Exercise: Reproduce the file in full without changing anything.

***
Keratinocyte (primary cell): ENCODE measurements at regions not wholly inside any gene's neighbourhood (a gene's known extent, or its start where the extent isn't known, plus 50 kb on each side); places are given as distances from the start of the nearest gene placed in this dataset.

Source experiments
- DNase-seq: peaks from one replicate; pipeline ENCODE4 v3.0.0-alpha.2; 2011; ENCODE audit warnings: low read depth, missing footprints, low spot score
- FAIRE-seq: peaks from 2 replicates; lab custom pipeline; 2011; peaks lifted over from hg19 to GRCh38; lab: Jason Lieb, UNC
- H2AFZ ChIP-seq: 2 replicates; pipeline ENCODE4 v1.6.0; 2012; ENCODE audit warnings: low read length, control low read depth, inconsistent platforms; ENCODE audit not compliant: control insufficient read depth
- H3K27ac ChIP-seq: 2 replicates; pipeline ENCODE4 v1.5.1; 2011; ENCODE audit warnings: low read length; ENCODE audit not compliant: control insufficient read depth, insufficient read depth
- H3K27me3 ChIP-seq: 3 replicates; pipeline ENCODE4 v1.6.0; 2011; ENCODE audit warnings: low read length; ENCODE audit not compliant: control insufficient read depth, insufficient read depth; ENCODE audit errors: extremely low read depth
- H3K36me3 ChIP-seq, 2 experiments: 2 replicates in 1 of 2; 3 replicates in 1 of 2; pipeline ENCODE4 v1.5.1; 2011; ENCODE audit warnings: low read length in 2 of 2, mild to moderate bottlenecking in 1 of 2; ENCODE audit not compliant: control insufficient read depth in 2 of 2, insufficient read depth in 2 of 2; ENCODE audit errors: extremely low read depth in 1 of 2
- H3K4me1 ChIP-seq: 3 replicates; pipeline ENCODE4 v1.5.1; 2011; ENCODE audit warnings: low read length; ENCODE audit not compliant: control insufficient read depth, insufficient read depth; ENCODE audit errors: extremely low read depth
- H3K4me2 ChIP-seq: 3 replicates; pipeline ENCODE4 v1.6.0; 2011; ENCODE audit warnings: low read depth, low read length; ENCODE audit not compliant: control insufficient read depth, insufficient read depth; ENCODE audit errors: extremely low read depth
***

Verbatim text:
Keratinocyte (primary cell): ENCODE measurements at regions not wholly inside any gene's neighbourhood (a gene's known extent, or its start where the extent isn't known, plus 50 kb on each side); places are given as distances from the start of the nearest gene placed in this dataset.

Source experiments
- DNase-seq: peaks from one replicate; pipeline ENCODE4 v3.0.0-alpha.2; 2011; ENCODE audit warnings: low read depth, missing footprints, low spot score
- FAIRE-seq: peaks from 2 replicates; lab custom pipeline; 2011; peaks lifted over from hg19 to GRCh38; lab: Jason Lieb, UNC
- H2AFZ ChIP-seq: 2 replicates; pipeline ENCODE4 v1.6.0; 2012; ENCODE audit warnings: low read length, control low read depth, inconsistent platforms; ENCODE audit not compliant: control insufficient read depth
- H3K27ac ChIP-seq: 2 replicates; pipeline ENCODE4 v1.5.1; 2011; ENCODE audit warnings: low read length; ENCODE audit not compliant: control insufficient read depth, insufficient read depth
- H3K27me3 ChIP-seq: 3 replicates; pipeline ENCODE4 v1.6.0; 2011; ENCODE audit warnings: low read length; ENCODE audit not compliant: control insufficient read depth, insufficient read depth; ENCODE audit errors: extremely low read depth
- H3K36me3 ChIP-seq, 2 experiments: 2 replicates in 1 of 2; 3 replicates in 1 of 2; pipeline ENCODE4 v1.5.1; 2011; ENCODE audit warnings: low read length in 2 of 2, mild to moderate bottlenecking in 1 of 2; ENCODE audit not compliant: control insufficient read depth in 2 of 2, insufficient read depth in 2 of 2; ENCODE audit errors: extremely low read depth in 1 of 2
- H3K4me1 ChIP-seq: 3 replicates; pipeline ENCODE4 v1.5.1; 2011; ENCODE audit warnings: low read length; ENCODE audit not compliant: control insufficient read depth, insufficient read depth; ENCODE audit errors: extremely low read depth
- H3K4me2 ChIP-seq: 3 replicates; pipeline ENCODE4 v1.6.0; 2011; ENCODE audit warnings: low read depth, low read length; ENCODE audit not compliant: control insufficient read depth, insufficient read depth; ENCODE audit errors: extremely low read depth